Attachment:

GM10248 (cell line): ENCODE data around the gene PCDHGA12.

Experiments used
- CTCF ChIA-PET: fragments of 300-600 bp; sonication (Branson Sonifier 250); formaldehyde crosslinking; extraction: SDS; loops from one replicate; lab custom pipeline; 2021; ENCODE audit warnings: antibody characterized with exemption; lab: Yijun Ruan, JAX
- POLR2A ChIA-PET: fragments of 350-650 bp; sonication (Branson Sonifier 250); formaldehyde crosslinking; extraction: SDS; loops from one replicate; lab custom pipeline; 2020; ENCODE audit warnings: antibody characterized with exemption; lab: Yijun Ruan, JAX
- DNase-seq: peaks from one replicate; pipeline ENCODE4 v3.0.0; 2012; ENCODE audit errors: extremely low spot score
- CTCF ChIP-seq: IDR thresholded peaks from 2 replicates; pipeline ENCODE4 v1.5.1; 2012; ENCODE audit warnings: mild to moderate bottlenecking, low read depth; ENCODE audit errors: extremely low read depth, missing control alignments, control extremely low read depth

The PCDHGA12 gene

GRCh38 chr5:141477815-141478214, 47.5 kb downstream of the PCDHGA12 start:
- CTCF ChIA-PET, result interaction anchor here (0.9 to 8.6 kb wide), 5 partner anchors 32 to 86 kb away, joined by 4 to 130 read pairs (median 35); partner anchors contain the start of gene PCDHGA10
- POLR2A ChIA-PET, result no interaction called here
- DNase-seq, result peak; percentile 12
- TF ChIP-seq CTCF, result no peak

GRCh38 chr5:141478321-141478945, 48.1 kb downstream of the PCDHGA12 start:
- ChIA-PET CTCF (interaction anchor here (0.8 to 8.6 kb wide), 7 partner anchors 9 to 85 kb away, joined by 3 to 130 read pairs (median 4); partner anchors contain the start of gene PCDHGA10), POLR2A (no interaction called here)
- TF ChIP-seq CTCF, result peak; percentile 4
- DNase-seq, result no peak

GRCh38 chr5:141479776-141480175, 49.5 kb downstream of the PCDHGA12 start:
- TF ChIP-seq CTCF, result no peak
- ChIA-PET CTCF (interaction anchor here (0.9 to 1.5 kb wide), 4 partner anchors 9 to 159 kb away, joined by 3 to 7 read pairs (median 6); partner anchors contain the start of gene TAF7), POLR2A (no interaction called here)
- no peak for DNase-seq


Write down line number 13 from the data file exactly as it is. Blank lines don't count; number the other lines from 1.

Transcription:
GRCh38 chr5:141478321-141478945, 48.1 kb downstream of the PCDHGA12 start: